Sustained recovery hugely beneficial for drinkers’ families

The recovery journey of dependent drinkers can ‘markedly improve’ the lives of their family members – as long as the recovery is sustained, says a report from Sheffield Hallam University and Adfam. The research – the first of its kind on this scale and led by Prof David Best – surveyed more than 1,500 family members, around half of whom were parents and a quarter spouses or ex-spouses. Almost 90 per cent of respondents were women.

There are almost 600,000 dependent drinkers in England, and an estimated 222,000 children living with one, while in 2016-17 just over 108,000 dependent drinkers accessed treatment. For those who do enter treatment outcomes tend to be positive, the report notes, with more than 60 per cent completing successfully.

Recovery journeys can be an emotional challenge, says the report.

‘Family members are both a resource to support recovery, and people whose own lives can be transformed through recovery,’ the report says. Those surveyed reported improvements in a range of areas when a dependent drinker was in recovery, including emotional and mental health, debt, problems at work, involvement in the criminal justice system and violence. Around a third of respondents were victims of family violence during their family member’s active dependency, which fell to 10 per cent during recovery, and while more than 70 per cent reported receiving treatment for mental health issues during the drinker’s dependency, this fell to just over a third.

‘Recovery journeys’ can also be an emotional challenge, however, the report points out, with relapses leading to poorer physical and mental health and quality of life. ‘While families as a whole experience significant benefits through the recovery journey of loved ones, not all of the emotional damage is reversed, and relapse undermines at least some of the positive gains,’ it says. Family members need support in their own right, the document stresses, with many respondents struggling to find appropriate help.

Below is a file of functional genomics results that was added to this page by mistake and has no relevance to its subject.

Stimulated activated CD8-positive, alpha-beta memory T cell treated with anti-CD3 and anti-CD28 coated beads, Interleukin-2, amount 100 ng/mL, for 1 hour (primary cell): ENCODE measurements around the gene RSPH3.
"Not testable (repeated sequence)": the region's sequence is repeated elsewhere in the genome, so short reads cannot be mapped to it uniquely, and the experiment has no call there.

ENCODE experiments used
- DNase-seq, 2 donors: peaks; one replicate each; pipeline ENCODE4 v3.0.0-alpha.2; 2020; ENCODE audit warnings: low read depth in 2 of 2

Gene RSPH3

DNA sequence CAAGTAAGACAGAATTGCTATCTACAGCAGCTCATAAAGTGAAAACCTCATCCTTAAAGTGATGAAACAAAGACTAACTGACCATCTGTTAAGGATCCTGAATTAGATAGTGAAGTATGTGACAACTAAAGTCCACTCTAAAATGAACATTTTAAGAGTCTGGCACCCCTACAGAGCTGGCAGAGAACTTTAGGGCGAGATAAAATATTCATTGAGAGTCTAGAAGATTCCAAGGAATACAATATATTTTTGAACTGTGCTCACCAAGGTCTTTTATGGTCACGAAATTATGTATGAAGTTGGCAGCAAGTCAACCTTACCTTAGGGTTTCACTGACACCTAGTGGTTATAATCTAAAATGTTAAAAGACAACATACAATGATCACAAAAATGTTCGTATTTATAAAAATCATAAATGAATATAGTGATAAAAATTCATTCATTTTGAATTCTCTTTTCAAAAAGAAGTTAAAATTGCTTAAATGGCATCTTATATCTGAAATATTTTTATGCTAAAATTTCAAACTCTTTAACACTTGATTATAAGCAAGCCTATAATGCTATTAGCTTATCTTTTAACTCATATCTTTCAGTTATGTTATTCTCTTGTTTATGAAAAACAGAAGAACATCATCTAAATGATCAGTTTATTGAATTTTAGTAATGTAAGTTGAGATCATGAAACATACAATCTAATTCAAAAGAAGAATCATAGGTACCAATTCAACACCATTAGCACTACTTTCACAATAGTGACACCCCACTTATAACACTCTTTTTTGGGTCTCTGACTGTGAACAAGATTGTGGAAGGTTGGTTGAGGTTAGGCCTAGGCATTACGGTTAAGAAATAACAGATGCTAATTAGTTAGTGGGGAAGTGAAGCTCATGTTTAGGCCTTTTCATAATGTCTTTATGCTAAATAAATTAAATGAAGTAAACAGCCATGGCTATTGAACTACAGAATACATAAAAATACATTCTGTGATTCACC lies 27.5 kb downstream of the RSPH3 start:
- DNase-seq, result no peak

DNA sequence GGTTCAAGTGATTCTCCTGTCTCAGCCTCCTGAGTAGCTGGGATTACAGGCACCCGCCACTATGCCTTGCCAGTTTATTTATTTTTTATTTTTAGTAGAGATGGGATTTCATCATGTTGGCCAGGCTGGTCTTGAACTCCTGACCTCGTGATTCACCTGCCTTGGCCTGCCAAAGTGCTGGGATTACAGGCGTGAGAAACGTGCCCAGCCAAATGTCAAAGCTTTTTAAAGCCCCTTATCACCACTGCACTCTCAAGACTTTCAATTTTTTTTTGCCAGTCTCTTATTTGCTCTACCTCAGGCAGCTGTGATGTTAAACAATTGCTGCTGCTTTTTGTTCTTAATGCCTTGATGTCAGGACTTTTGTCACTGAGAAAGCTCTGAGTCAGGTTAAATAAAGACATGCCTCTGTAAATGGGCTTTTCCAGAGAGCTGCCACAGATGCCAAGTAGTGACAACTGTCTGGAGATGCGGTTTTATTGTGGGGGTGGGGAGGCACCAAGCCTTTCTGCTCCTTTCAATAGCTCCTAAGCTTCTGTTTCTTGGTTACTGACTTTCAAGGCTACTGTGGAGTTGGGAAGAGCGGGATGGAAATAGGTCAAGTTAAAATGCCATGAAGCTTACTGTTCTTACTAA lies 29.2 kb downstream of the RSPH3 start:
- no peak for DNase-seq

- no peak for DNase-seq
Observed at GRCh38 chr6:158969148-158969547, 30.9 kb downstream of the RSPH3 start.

‘This report is an invaluable addition to a growing body of knowledge about the impact of substance misuse on families,’ said Adfam chief executive Vivienne Evans. ‘It supports and adds weight to Adfam’s 30 year mission to provide help and support for these families, who are such a key element of recovery and yet need to have a journey of recovery for themselves.’

‘The pressures of caring for a family member who is dependent on alcohol can be overwhelming,’ said Dr Richard Piper, chief executive of Alcohol Research UK, which funded the study. ‘It’s clear that families are a key resource in supporting recovery, and that they benefit significantly where recovery is successful. This research highlights the need for a better focus on families and their role in the recovery journey. In particular, families need better access to support services.’

Family life in recovery available at